skilldeck This, by the way, is what the skill deck setup window looks like. Corrections to yesterday’s post, clearly you have have 5 skills per row (or Tier as they’re more properly called) and eventually 6 Tiers in total.

As of now, my character has 3 Tiers of 3 Skills. I don’t yet have 9 skills (I’m adding them very slowly as I try to understand what I’m doing) so I put Shoot in twice, once in slot 1,3 and once in slot 3,3. In theory I could Shoot, Battle Cry, the Shoot again, but in practice I rarely have that much time before I enter melee, so that second “Shoot” is something of a wasted slot.

One of the challenges is going to be distinguishing the icons. At a glance, a lot of them look pretty similar in the heat of combat. At least to my tired old eyes. Younger folk will probably have an easier time of it, but this gets me wondering if the UI is “modable” and if so if someone might make some cleaner skill icons.

Well, that’s as far as I’ve gotten so far. The game has grown on me a lot in my past 2 play sessions as I started playing it *my* way instead of the way that the drones shouting on Chat were telling everyone to play. Rapid circling might be more efficient, but it isn’t as much fun for me.

I’m already thinking about how I need to re-arrange my Skill Deck as I write all this and stare at that image.

When it launches, my understanding is that the Spellborn client will be free to download and some initial segment of the game will be free to play. I hope everyone interested in MMOs will at least give it a chance, because it *is* something at least a bit different from the standard DIKU MUD system everyone is getting tired of.

The Chronicles of Spellborn Initial Impressions

Some friends noticed I’m in the closed beta for The Chronicles of Spellborn and have been asking me what I think about it. I’ve confirmed that there’s no NDA so I can talk about it, but I’m a bit hesitant to do so since I’ve only taken one character to level 5 so far. But the work week rears its ugly head very soon and if I don’t write about it now I probably won’t get another chance to do so until next weekend.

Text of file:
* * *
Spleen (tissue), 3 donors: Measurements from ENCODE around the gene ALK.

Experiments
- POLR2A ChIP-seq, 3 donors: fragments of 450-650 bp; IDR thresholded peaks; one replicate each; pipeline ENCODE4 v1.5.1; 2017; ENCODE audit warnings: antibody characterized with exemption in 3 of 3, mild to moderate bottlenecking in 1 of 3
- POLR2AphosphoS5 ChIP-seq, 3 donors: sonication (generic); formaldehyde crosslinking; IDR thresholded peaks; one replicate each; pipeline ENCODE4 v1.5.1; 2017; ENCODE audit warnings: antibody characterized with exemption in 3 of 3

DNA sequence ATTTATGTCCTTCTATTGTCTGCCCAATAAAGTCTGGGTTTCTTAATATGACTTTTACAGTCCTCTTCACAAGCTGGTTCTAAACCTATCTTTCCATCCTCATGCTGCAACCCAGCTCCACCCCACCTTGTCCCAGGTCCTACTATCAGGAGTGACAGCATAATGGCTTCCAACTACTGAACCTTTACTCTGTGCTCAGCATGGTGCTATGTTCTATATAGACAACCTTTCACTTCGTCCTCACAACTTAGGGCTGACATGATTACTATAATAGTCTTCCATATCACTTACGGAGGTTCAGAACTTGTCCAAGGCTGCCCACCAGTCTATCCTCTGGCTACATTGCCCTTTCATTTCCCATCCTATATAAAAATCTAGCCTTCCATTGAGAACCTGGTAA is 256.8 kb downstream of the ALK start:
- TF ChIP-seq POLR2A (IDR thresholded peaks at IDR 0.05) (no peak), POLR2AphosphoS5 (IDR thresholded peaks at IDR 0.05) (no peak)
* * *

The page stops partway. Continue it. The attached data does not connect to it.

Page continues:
So here are my initial, ‘gut level’ thoughts. I’ve probably gotten a lot of this wrong, so everything should be taken with a giant salt crystal. Further, I’m not going to defend this post; I feel kind of unsavory talking about a game I’ve only played for a few hours.


TCOS is different. If you’re sick of ‘classic’ MMO playstyles as found in EQ 1 & 2, DAOC, Warhammer, WOW & LOTRO, then you’ll be pleased to find some new ideas here. First of all, you have two levels. Your “Fame” level pretty much translates to level in most other MMOs. It mostly advances via Questing, with monster slaying only adding a little to it. Your PeP Level (Personal Experience P-P-P…??) level advances via combat. This level caps at 5 (!) but you lose a level every time you die. So the idea I guess is that your PeP well constantly be wavering up and down as you play. Each level of PeP gives you a new bonus/buff.

I like how this system gives us a death penalty with a real ‘sting’ but without the soul-crushing despair of losing a “classic” level or experience points.

Let’s look at graphics. The world is pretty astounding (imo). Here’re some thumbnails to full sized (1680×1050) wallpapers at photobucket:

TCOS Wallpaper 4 TCOS Wallpaper 3

TCOS Wallpaper 2 tcos,wallpapers

You might notice there’s no real sky. The lore of the game explains how the world was destroyed by humans and the Daevi (the two playable races in the game) as they threw off the yoke of slavery to the demons. Now what’s left of the world is broken up into shards floating in an infinite spell-sea of some kind, and shardships are used to sale between them. Here’s a shardship:


Now we get to the character models, and those are going to be really hit or miss for most players, I think. They’ve got a very unique style, I’ll give them that, but in many ways that style could be called “weird”. Here’s a selection of NPCs:

human_male1 human_male2 human_female1 daevi_female1

Let’s talk gear. When you create a character, you pick his/her clothing, armor and weapons. All of which is purely cosmetic. This was a huge shock to me, frankly. I love the ‘loot treadmill’ and getting a lucky drop of some cool new gear and at first, at least, it seemed like there was no such thing. But (and honestly I’m still hazy about the system) most of your gear has Sigil Slots, and you do get Sigils that drop as loot (I think…I’ve never got one) which you can place in your gear to make you more powerful. You can “upgrade” your gear, maybe just for looks, but maybe for more Sigil Slots? I’l still really fuzzy about this stuff.

Right behind gear comes combat, and here I am very, very conflicted. The character skills in combat are really interesting, while the player skills in combat are very annoying (to me). Let me elaborate.